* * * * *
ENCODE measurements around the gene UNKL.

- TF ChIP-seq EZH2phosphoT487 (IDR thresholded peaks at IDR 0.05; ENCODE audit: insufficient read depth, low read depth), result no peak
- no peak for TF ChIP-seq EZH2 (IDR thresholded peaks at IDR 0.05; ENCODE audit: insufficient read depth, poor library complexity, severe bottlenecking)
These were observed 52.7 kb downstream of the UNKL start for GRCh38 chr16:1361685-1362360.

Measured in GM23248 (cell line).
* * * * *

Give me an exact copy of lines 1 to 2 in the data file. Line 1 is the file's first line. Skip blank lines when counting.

ENCODE measurements around the gene UNKL.

- TF ChIP-seq EZH2phosphoT487 (IDR thresholded peaks at IDR 0.05; ENCODE audit: insufficient read depth, low read depth), result no peak